The Tax Cuts and Jobs Act Moves toward a Globally Competitive Territorial System of Taxation
The tax reform plan replaces the outdated worldwide system of taxation with a territorial system of taxation. Currently, the U.S. tax code subjects American businesses to two layers of taxation – once when the income is earned overseas, and again when it is brought back to the U.S. to be reinvested in jobs and wages.
This creates a disadvantage for American companies, especially as the U.S. is one of six countries in the developed world that still uses a worldwide system of taxation. Today, 95 percent of consumers live outside the U.S. and a total of 41 million jobs are tied to business operations overseas, so this outdated system results in lost jobs and lower wages.
The Tax Cuts and Jobs Act Will Encourage More Investment in the U.S.
The Senate tax bill implements immediate, 100 percent full business expensing for the next five years, and expands Section 179 small business expensing. This will encourage businesses to make more investment in the U.S. economy and will dramatically simplify the tax code.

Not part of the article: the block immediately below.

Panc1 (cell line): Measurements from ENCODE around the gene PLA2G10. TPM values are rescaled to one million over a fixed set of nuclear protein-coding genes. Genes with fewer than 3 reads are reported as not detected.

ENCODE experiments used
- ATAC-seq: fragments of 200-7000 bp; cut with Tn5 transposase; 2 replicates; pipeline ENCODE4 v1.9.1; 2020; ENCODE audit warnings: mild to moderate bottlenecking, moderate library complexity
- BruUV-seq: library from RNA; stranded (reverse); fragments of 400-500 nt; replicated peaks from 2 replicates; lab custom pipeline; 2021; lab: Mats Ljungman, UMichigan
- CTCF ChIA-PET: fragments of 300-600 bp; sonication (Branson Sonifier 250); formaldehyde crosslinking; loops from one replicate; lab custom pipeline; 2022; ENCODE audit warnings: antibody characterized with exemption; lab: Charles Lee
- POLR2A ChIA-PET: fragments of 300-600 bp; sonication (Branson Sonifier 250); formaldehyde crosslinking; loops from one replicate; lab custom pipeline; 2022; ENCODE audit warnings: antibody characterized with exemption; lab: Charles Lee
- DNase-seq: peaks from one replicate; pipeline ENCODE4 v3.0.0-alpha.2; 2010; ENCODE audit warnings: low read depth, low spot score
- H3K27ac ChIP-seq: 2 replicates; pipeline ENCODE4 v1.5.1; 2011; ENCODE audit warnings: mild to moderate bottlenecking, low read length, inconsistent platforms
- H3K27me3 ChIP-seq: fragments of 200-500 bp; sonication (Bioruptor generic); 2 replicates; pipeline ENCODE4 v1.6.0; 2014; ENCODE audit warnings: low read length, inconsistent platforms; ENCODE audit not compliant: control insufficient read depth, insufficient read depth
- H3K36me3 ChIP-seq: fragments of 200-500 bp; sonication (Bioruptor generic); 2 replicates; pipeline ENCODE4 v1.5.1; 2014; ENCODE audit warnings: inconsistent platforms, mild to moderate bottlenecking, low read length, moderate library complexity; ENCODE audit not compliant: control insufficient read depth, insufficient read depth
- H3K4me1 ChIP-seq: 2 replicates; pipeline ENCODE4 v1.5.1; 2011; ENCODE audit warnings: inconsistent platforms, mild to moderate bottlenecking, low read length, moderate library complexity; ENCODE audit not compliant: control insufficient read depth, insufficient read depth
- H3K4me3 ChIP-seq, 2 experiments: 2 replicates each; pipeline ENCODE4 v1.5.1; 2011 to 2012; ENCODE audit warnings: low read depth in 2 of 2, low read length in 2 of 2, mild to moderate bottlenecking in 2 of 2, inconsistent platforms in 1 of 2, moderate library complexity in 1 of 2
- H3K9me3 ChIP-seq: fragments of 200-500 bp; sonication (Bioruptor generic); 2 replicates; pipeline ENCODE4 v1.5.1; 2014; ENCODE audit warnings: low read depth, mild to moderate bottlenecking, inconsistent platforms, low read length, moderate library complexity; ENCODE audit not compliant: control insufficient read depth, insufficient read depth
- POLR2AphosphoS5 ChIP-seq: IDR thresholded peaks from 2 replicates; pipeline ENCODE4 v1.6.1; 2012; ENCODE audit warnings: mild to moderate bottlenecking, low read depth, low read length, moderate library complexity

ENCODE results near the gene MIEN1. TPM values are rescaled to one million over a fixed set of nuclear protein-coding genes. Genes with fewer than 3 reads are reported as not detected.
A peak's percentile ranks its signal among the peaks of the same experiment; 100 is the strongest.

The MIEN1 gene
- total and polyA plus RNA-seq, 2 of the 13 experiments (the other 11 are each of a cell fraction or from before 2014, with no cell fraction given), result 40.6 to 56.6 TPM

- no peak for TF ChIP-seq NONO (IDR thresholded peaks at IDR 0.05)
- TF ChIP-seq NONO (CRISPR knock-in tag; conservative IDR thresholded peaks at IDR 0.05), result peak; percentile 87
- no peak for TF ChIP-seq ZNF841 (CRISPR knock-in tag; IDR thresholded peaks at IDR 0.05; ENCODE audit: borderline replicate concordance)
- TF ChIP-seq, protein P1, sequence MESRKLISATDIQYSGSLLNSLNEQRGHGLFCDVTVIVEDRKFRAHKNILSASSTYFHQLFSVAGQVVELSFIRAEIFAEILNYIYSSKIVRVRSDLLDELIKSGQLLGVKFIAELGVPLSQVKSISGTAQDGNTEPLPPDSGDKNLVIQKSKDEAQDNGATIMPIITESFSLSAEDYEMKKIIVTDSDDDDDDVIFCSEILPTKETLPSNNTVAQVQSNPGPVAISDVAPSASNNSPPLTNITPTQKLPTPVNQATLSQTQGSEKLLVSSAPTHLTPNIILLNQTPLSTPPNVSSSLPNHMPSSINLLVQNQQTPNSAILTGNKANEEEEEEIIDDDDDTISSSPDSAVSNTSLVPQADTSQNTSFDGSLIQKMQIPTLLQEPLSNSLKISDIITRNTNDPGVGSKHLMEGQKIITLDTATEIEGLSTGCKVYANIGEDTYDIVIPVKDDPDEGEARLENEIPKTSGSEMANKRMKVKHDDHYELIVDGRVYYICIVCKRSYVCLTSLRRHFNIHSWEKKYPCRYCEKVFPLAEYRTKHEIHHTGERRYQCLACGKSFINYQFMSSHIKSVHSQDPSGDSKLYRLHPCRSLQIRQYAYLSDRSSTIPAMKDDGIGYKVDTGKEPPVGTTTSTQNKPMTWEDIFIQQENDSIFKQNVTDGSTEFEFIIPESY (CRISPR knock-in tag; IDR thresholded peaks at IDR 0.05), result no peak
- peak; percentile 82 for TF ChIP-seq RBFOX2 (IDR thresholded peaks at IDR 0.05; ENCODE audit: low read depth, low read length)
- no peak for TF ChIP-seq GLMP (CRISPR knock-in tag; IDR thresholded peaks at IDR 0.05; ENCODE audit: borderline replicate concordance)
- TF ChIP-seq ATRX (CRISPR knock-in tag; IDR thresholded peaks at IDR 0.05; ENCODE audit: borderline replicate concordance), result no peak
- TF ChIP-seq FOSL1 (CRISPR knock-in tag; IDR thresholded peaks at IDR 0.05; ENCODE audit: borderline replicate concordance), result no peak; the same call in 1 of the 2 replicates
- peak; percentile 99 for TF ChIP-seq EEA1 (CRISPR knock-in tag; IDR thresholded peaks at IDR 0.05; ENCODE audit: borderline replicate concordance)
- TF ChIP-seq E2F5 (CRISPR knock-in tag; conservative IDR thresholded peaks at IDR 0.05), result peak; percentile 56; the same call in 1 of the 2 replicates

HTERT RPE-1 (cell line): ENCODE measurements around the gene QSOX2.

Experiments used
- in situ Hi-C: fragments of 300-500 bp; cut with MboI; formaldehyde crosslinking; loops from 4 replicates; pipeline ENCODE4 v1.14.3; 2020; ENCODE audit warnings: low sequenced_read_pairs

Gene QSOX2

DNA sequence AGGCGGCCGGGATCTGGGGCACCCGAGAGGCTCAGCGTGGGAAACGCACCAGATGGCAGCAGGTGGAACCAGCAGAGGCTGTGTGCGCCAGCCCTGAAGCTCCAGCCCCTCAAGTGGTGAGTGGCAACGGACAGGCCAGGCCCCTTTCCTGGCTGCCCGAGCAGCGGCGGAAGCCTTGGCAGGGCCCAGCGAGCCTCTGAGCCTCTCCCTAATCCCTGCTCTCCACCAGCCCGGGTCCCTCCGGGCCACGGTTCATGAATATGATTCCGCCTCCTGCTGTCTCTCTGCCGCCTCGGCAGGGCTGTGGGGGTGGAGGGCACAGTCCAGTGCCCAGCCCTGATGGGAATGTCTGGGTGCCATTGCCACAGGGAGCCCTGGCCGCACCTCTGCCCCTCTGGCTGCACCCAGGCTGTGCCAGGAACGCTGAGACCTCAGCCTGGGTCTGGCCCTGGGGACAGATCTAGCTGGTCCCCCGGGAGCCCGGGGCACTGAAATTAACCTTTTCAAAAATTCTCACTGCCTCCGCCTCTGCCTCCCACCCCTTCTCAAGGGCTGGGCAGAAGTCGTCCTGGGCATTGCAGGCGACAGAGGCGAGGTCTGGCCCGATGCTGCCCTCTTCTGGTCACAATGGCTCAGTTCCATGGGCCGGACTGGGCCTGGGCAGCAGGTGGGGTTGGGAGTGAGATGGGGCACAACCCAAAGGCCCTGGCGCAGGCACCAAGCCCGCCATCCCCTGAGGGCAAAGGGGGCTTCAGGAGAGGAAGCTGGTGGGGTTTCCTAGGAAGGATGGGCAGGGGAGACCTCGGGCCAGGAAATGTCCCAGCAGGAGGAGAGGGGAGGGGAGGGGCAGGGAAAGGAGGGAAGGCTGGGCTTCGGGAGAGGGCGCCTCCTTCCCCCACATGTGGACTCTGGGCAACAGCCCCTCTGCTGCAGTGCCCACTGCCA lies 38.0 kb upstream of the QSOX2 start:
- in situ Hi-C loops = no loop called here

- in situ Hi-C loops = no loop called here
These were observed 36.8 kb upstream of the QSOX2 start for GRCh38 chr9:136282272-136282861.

Under current law, businesses must deduct, or “depreciate” the cost of new investments over multiple years depending on the asset they purchase, as dictated by arbitrary IRS rules. Moving to full expensing ends this distortion and treats all investment equally.
According to research by the Tax Foundation, implementing full business expensing increases GDP by five percent after a decade and increases wages by 4 percent, creating more than one million jobs.